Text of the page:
Fruit Flies, Fighter Jets Use Similar Evasive Tactics When Attacked

Fri, 04/11/2014 - 14:32
vinces99 writes: "When startled by predators, tiny fruit flies respond like fighter jets – employing screaming-fast banked turns to evade attacks. Researchers at the University of Washington used an array of high-speed video cameras operating at 7,500 frames a second to capture the wing and body motion of flies after they encountered a looming image of an approaching predator (abstract). 'We discovered that fruit flies alter course in less than one one-hundredth of a second, 50 times faster than we blink our eyes, and which is faster than we ever imagined.' In the midst of a banked turn, the flies can roll on their sides 90 degrees or more, almost flying upside down at times, said Florian Muijres, a UW postdoctoral researcher and lead author of the paper. 'These flies normally flap their wings 200 times a second and, in almost a single wing beat, the animal can reorient its body to generate a force away from the threatening stimulus and then continues to accelerate,' he said."

Read more of this story at Slashdot.








Categories: IT News

Fruit Flies, Fighter Jets Use Similar Evasive Tactics When Attacked

Fri, 04/11/2014 - 14:32
vinces99 writes: "When startled by predators, tiny fruit flies respond like fighter jets – employing screaming-fast banked turns to evade attacks. Researchers at the University of Washington used an array of high-speed video cameras operating at 7,500 frames a second to capture the wing and body motion of flies after they encountered a looming image of an approaching predator (abstract). 'We discovered that fruit flies alter course in less than one one-hundredth of a second, 50 times faster than we blink our eyes, and which is faster than we ever imagined.' In the midst of a banked turn, the flies can roll on their sides 90 degrees or more, almost flying upside down at times, said Florian Muijres, a UW postdoctoral researcher and lead author of the paper. 'These flies normally flap their wings 200 times a second and, in almost a single wing beat, the animal can reorient its body to generate a force away from the threatening stimulus and then continues to accelerate,' he said."

Read more of this story at Slashdot.








Categories: IT News

Fruit Flies, Fighter Jets Use Similar Evasive Tactics When Attacked

Fri, 04/11/2014 - 14:32
vinces99 writes: "When startled by predators, tiny fruit flies respond like fighter jets – employing screaming-fast banked turns to evade attacks. Researchers at the University of Washington used an array of high-speed video cameras operating at 7,500 frames a second to capture the wing and body motion of flies after they encountered a looming image of an approaching predator (abstract). 'We discovered that fruit flies alter course in less than one one-hundredth of a second, 50 times faster than we blink our eyes, and which is faster than we ever imagined.' In the midst of a banked turn, the flies can roll on their sides 90 degrees or more, almost flying upside down at times, said Florian Muijres, a UW postdoctoral researcher and lead author of the paper. 'These flies normally flap their wings 200 times a second and, in almost a single wing beat, the animal can reorient its body to generate a force away from the threatening stimulus and then continues to accelerate,' he said."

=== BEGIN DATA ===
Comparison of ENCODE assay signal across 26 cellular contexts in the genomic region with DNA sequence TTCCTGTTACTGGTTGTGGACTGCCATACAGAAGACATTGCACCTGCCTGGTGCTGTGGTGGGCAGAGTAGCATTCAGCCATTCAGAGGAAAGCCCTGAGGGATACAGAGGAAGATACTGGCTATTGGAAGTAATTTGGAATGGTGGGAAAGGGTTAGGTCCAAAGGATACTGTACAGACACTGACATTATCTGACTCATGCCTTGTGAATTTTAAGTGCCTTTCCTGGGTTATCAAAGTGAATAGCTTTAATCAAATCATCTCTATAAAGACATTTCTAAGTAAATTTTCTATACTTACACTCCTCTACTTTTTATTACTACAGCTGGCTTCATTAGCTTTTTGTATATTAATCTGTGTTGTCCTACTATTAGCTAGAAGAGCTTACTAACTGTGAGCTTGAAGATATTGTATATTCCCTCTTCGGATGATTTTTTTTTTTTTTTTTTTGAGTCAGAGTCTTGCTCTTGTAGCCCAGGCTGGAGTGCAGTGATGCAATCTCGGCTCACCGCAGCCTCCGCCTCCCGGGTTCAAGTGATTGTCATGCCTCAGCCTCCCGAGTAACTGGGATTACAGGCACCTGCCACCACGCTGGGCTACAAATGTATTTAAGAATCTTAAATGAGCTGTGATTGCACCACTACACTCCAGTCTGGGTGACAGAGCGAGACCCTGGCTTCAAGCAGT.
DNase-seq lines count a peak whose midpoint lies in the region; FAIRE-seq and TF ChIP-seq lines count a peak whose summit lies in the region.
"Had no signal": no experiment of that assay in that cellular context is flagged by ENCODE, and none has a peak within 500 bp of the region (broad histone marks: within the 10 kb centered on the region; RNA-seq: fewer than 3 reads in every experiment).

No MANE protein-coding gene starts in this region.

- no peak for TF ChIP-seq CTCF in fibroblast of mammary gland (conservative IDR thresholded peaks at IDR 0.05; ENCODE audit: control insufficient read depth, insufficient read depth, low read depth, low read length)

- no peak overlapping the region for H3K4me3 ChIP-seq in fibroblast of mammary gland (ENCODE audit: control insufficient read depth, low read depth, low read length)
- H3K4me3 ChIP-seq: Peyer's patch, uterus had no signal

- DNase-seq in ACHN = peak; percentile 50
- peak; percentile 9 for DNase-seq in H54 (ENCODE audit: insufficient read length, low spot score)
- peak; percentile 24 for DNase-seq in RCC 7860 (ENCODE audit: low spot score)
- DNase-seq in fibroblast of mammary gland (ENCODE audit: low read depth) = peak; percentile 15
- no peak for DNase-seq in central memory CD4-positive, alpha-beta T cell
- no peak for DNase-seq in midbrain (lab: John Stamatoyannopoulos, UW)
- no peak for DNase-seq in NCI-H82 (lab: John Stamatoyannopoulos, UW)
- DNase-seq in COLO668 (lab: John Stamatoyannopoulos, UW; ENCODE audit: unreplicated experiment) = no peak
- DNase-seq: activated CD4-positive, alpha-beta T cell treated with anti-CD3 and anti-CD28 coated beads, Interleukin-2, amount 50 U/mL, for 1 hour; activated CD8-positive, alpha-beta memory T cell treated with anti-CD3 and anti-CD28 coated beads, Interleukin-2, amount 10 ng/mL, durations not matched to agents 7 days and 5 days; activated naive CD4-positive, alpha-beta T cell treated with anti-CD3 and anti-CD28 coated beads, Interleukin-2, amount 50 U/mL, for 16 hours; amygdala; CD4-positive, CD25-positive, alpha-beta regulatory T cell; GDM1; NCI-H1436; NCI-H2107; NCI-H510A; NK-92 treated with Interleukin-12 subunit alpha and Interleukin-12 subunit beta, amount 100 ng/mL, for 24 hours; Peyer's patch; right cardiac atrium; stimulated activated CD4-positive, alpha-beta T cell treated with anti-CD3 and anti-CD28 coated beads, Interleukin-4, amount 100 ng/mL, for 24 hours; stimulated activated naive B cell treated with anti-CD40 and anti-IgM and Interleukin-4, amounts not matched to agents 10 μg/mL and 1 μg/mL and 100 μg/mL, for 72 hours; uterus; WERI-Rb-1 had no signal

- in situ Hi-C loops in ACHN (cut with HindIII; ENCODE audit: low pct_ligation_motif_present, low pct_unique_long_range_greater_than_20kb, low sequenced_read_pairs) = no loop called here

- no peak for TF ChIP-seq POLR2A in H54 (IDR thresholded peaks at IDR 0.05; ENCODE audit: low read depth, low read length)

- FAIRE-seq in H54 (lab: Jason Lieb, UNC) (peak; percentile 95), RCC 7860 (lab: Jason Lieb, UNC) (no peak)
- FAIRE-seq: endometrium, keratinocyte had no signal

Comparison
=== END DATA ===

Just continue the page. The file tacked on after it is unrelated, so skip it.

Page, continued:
Read more of this story at Slashdot.








Categories: IT News

Fruit Flies, Fighter Jets Use Similar Evasive Tactics When Attacked

Fri, 04/11/2014 - 14:32
vinces99 writes: "When startled by predators, tiny fruit flies respond like fighter jets – employing screaming-fast banked turns to evade attacks. Researchers at the University of Washington used an array of high-speed video cameras operating at 7,500 frames a second to capture the wing and body motion of flies after they encountered a looming image of an approaching predator (abstract). 'We discovered that fruit flies alter course in less than one one-hundredth of a second, 50 times faster than we blink our eyes, and which is faster than we ever imagined.' In the midst of a banked turn, the flies can roll on their sides 90 degrees or more, almost flying upside down at times, said Florian Muijres, a UW postdoctoral researcher and lead author of the paper. 'These flies normally flap their wings 200 times a second and, in almost a single wing beat, the animal can reorient its body to generate a force away from the threatening stimulus and then continues to accelerate,' he said."

Read more of this story at Slashdot.








Categories: IT News

Fruit Flies, Fighter Jets Use Similar Evasive Tactics When Attacked

Fri, 04/11/2014 - 14:32
vinces99 writes: "When startled by predators, tiny fruit flies respond like fighter jets – employing screaming-fast banked turns to evade attacks. Researchers at the University of Washington used an array of high-speed video cameras operating at 7,500 frames a second to capture the wing and body motion of flies after they encountered a looming image of an approaching predator (abstract). 'We discovered that fruit flies alter course in less than one one-hundredth of a second, 50 times faster than we blink our eyes, and which is faster than we ever imagined.' In the midst of a banked turn, the flies can roll on their sides 90 degrees or more, almost flying upside down at times, said Florian Muijres, a UW postdoctoral researcher and lead author of the paper. 'These flies normally flap their wings 200 times a second and, in almost a single wing beat, the animal can reorient its body to generate a force away from the threatening stimulus and then continues to accelerate,' he said."

Read more of this story at Slashdot.








Categories: IT News